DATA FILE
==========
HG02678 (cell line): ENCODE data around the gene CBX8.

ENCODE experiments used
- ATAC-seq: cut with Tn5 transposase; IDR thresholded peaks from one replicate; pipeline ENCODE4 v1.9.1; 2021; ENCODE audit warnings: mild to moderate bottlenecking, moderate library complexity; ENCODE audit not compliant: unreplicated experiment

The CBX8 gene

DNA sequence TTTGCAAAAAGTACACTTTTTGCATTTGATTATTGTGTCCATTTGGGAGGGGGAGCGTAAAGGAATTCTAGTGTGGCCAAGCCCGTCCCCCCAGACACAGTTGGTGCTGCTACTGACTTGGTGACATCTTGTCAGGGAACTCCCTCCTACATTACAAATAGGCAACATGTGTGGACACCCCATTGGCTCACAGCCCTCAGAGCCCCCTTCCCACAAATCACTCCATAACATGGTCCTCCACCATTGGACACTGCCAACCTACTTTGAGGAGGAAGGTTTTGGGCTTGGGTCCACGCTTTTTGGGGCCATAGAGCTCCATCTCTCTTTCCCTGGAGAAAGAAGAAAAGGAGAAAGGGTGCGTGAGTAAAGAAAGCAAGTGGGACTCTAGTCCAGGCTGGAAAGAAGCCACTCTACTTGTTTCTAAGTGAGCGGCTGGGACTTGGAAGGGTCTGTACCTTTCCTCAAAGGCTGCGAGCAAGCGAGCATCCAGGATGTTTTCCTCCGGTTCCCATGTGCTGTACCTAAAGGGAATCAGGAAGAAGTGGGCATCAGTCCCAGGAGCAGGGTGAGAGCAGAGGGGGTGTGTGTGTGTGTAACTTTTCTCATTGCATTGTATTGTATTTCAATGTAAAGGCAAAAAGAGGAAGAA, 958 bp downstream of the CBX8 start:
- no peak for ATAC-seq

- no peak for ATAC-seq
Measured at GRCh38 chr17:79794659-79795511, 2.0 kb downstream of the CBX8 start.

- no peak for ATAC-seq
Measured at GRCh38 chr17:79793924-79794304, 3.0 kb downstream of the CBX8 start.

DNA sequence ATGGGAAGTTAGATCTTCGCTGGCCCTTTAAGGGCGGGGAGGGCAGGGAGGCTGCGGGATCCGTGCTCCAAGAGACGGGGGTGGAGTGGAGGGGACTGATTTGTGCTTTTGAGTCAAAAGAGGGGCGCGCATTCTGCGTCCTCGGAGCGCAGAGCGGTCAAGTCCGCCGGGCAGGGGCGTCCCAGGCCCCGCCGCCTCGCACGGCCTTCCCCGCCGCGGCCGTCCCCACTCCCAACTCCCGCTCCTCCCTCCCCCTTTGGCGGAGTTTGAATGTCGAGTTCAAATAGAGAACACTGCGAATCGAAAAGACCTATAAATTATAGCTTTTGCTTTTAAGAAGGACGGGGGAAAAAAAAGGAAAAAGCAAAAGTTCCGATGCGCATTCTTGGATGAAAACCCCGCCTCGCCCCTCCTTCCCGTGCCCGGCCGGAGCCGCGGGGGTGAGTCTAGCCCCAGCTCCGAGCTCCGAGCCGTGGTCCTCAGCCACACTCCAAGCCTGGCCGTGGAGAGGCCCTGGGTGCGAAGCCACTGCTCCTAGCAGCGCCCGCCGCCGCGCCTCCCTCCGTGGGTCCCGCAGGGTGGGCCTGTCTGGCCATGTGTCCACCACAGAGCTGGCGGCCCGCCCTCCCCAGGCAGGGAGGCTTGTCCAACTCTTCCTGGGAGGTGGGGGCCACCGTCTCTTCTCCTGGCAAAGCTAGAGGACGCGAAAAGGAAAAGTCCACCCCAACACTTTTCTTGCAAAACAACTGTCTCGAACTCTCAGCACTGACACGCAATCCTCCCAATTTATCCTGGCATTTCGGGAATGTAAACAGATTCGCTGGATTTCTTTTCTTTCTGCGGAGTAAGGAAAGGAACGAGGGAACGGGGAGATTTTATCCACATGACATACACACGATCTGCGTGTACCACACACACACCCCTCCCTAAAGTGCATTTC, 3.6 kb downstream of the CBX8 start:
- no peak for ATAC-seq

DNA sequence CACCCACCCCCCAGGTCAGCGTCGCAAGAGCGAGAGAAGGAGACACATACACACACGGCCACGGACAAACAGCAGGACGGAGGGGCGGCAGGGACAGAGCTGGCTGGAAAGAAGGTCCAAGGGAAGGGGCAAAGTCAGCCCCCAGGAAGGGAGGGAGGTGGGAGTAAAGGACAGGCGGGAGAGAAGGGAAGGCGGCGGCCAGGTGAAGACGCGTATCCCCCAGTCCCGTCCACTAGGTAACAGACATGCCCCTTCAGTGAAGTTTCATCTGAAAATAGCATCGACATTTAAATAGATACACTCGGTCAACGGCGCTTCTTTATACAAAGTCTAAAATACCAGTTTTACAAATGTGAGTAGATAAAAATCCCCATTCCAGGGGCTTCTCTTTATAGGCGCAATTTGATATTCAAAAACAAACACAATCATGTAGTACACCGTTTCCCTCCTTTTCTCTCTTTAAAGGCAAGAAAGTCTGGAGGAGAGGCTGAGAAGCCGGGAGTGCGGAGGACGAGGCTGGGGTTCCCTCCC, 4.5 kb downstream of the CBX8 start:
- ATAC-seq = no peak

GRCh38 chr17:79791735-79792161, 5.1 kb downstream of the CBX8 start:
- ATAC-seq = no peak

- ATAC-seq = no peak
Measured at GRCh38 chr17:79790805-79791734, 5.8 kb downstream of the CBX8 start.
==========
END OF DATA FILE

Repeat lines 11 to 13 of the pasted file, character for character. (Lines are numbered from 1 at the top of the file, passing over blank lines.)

DNA sequence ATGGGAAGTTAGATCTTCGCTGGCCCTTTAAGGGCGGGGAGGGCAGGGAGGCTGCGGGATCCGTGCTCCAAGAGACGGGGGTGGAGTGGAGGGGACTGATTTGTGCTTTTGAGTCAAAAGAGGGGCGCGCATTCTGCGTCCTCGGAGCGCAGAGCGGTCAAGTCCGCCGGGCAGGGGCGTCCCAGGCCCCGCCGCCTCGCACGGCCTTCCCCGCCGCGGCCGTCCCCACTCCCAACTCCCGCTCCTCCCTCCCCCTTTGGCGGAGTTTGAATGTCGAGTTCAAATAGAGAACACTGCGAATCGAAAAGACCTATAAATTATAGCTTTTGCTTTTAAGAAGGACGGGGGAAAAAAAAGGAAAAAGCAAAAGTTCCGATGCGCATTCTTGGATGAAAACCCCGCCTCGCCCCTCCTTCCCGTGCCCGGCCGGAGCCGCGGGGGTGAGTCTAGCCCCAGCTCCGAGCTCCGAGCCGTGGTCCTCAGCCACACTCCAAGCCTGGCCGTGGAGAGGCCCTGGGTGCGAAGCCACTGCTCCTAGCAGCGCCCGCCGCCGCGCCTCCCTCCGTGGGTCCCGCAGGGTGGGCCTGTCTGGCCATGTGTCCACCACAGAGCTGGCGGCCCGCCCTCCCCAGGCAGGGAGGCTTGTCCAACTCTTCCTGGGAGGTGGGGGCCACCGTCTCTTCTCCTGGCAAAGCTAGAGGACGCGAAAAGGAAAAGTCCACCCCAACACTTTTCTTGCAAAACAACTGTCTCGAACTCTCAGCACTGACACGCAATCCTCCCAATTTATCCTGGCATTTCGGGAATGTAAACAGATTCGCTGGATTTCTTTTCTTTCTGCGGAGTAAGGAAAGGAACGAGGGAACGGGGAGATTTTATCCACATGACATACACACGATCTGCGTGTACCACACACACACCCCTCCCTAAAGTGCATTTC, 3.6 kb downstream of the CBX8 start:
- no peak for ATAC-seq

DNA sequence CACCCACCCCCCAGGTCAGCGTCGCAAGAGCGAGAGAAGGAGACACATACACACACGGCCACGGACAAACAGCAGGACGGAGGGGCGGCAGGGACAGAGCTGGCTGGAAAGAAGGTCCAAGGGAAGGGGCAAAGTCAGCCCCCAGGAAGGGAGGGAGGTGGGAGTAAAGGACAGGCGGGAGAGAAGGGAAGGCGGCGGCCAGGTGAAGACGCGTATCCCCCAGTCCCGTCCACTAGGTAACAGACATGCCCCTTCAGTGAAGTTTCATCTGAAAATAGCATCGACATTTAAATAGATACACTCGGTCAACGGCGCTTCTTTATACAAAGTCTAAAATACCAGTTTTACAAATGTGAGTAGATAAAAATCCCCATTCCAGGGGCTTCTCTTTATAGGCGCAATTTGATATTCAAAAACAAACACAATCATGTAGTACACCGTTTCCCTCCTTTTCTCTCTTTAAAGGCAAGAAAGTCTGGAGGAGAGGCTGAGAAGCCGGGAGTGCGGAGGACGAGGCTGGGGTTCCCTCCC, 4.5 kb downstream of the CBX8 start: